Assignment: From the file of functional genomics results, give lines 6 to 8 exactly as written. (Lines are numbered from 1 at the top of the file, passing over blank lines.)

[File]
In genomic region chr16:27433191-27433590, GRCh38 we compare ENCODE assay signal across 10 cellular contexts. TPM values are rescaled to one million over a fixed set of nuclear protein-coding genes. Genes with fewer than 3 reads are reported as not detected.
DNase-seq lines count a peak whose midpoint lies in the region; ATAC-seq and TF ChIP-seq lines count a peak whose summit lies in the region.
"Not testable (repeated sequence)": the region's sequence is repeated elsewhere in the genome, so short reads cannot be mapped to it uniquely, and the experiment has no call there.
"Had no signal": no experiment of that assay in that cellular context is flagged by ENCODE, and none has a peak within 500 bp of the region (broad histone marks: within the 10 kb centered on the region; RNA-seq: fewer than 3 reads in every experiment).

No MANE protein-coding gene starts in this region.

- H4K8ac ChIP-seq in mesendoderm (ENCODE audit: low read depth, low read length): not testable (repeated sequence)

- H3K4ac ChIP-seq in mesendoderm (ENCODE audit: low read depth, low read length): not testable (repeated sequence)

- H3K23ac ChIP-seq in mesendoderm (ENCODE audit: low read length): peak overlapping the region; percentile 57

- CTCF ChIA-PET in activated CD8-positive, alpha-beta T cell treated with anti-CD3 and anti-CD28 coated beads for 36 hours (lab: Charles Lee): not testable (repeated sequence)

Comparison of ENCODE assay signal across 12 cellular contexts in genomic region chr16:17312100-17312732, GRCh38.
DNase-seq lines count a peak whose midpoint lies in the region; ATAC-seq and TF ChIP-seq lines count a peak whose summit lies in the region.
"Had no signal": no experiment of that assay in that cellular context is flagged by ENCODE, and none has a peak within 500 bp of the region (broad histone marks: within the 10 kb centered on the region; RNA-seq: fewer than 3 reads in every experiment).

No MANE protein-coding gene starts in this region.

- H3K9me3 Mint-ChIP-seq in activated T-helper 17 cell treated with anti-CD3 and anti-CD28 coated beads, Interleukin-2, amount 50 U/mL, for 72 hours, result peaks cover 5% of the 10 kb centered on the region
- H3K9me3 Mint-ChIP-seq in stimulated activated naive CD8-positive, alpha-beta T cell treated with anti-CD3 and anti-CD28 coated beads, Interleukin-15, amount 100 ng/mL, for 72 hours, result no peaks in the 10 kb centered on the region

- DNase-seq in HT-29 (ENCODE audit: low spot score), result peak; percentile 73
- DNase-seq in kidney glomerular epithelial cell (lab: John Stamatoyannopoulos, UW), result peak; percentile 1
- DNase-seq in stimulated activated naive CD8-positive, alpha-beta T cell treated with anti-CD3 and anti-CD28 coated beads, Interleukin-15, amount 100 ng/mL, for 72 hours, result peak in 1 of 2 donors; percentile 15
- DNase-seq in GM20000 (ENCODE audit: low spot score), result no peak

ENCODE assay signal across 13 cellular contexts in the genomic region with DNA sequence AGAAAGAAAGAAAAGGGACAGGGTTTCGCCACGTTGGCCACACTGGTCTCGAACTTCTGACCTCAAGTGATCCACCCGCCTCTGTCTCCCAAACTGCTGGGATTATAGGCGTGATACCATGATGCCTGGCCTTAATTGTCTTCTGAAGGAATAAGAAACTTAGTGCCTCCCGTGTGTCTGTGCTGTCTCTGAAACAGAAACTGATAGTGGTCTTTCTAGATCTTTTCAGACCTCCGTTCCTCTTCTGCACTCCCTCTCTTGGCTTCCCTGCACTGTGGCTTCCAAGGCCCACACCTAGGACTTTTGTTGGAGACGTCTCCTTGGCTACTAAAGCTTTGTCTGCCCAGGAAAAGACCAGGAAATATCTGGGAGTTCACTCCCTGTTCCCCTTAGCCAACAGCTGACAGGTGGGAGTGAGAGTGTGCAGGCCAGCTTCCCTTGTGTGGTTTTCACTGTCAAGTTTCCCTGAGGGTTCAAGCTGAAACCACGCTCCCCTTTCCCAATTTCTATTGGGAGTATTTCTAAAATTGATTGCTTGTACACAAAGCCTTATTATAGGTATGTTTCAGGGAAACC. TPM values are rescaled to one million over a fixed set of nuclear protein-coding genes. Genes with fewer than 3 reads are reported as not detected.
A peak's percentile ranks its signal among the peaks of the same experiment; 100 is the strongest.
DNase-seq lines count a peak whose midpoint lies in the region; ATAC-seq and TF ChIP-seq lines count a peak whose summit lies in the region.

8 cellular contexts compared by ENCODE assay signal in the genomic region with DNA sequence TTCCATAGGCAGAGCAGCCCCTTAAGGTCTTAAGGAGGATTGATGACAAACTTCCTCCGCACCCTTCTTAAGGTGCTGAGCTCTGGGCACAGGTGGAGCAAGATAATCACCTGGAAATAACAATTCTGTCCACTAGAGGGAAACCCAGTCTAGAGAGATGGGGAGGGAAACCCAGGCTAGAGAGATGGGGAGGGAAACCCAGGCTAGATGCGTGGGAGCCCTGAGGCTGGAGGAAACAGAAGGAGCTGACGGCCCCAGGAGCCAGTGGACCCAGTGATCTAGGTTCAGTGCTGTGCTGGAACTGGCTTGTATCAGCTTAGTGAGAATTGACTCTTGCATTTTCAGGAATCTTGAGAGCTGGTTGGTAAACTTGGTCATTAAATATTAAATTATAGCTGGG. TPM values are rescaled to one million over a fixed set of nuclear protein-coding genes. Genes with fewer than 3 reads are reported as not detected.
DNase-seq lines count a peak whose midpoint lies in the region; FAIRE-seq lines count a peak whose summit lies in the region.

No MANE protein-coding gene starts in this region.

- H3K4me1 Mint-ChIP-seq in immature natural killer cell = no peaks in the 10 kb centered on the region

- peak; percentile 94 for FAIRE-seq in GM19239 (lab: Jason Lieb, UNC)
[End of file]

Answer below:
- H4K8ac ChIP-seq in mesendoderm (ENCODE audit: low read depth, low read length): not testable (repeated sequence)

- H3K4ac ChIP-seq in mesendoderm (ENCODE audit: low read depth, low read length): not testable (repeated sequence)

- H3K23ac ChIP-seq in mesendoderm (ENCODE audit: low read length): peak overlapping the region; percentile 57